(Pictured: Morris Albert, who looks satisfied with having had just the one big hit.)
September 25 is One Hit Wonder Day. We’ve written about it on and off over the years, whenever I remember to. A variation I find interesting is “One Hit Wonders Who Aren’t, Actually.” There are a number of ways to determine this. You can be an absolutist and say that if an artist made the Hot 100 one other time, you can’t call them a one-hit wonder. You can be a little less dogmatic and draw the line at one Billboard Top 40 hit. You can stick to the Hot 100 only, or you can look at other charts. This post contains a little bit of all three.
—Morris Albert, whose “Feelings” was climbing during this week in 1975, is one of the quintessential one-hit acts. Or he would be, if he hadn’t hit the Hot 100 a second time. After “Feelings” went to #6, “Sweet Loving Man” had a 15-week run on the adult contemporary chart and two weeks on the Hot 100 as January turned to February 1976, topping out at #93. “Sweet Loving Man” is livelier than “Feelings” and would have sounded OK next to the other stuff on the radio at the time.
—The only Debby Boone record anybody knows is “You Light Up My Life,” which was blasting up the charts 40 years ago this week on its way to a record-setting streak at #1. But she hit the Hot 100 two more times and the AC chart eight times between 1977 and 1981. “Are You on the Road to Lovin’ Me Again” was a #1 country hit in 1980, and is quite the dollop of processed cheese.
—Guess Who lead singer Burton Cummings embarked on a solo career with the Top 10 hit “Stand Tall” as 1976 turned to 1977. But he wasn’t done. “I’m Scared,” a pop tune with a religious edge that doesn’t fit him at all, went only to #61 on the Hot 100 but #10 on the AC chart as the followup to “Stand Tall.” The far-superior “You Saved My Soul” spent a couple of weeks in the pop Top 40 in the fall of 1981.
—One of our favorite one-hit wonders is Liz Damon’s Orient Express, a group from Hawaii remembered for the hypnotic “1900 Yesterday” at the end of 1970. Although it didn’t make the Hot 100, “Loneliness Remembers (What Happiness Forgets)” spent a month on the AC chart early in 1972.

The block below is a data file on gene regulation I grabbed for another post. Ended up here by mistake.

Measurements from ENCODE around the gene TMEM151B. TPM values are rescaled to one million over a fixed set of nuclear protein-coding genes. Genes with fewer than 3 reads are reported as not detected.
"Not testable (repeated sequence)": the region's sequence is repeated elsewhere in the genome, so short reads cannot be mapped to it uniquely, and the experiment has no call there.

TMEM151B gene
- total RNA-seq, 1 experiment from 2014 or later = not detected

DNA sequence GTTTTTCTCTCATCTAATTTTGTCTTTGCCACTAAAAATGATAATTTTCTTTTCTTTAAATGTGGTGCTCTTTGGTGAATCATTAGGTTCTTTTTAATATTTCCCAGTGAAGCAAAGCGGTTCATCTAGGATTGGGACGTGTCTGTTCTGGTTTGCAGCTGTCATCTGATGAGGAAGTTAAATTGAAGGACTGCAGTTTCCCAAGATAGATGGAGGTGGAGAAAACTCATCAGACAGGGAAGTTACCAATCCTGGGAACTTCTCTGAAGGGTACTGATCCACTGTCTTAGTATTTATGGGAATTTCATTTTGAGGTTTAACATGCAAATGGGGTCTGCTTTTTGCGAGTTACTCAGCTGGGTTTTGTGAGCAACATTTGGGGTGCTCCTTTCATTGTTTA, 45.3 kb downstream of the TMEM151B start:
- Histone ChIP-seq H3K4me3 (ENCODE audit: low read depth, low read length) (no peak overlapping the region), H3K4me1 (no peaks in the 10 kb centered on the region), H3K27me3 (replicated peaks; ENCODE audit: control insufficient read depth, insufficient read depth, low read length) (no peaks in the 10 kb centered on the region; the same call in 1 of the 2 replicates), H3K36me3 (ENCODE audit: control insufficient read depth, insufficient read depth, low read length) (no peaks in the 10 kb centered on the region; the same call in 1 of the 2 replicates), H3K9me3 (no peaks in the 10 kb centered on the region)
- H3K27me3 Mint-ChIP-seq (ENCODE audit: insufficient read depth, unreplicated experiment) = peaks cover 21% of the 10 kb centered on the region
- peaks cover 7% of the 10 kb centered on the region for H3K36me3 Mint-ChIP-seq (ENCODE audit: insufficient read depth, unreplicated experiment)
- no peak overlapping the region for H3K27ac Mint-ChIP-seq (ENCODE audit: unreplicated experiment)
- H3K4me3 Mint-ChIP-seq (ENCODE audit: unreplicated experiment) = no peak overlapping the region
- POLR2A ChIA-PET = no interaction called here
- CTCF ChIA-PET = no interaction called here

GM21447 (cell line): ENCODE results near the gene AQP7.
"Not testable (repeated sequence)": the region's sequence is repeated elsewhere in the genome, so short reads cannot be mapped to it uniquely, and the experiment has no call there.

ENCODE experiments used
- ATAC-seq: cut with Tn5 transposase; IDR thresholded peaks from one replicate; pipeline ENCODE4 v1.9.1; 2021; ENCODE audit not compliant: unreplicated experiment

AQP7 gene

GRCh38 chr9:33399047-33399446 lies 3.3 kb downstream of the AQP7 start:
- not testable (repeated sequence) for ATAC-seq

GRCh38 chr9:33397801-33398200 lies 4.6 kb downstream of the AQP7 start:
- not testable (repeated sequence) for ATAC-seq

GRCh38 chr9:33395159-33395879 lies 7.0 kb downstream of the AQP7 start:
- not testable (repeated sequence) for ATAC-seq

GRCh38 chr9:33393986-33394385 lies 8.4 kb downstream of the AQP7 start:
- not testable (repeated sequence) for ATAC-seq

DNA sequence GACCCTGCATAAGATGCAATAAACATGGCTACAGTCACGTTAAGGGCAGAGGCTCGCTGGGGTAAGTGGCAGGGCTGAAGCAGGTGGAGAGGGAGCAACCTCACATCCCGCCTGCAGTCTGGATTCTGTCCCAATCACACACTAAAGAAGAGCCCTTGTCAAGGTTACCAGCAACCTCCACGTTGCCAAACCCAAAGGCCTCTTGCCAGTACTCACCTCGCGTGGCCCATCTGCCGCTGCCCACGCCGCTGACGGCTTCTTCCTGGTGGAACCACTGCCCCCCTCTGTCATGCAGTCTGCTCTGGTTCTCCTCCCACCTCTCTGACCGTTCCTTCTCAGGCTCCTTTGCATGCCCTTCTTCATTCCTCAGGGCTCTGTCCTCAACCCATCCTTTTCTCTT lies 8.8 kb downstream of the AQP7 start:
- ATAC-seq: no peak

—Deodato scored in the spring of 1973 with “Also Sprach Zarathustra,” a jazz-rock instrumental version of the 2001: A Space Odyssey theme. He just missed the Top 40 with a version of Gershwin’s “Rhapsody in Blue,” which stalled at #41 during the week of September 29, 1973.
—If you are of a certain age, the Doodletown Pipers might spark a tiny glimmer of recognition. They were a made-for-TV vocal group that started with 30 members, was pared to 20, and eventually to nine. According to a very sketchy Wikipedia article (so who the hell knows), they were recruited by entertainment moguls Jerry Weintraub and Bernie Brillstein (among others), and they first appeared on The Red Skelton Show in 1965. The group was a fixture of TV variety shows and the nightclub circuit well into the 70s. In the summer of 1967, they were among the stars of a summer replacement TV show called Our Place, produced by Ed Sullivan Productions, which co-starred the comedy team of Burns and Schreiber and Rowlf, one of the Muppets. That same year, the Pipers’ lone hit song, a cover of Chad and Jeremy’s “A Summer Song” (which is not available at YouTube) hit #29 on the AC chart without cracking the Hot 100. Two former members became halfway famous outside the group: Teresa Graves, who ended the 60s as a Laugh-In regular and starred in the crime drama Get Christie Love! in 1974; and Jim Gilstrap, a session singer who performed on, well, everything.
And that, my friends, is almost certainly far more than you care to know about the Doodletown Pipers.
If this blog ever needed a second tag line, “Far more than you care to know about” would be good.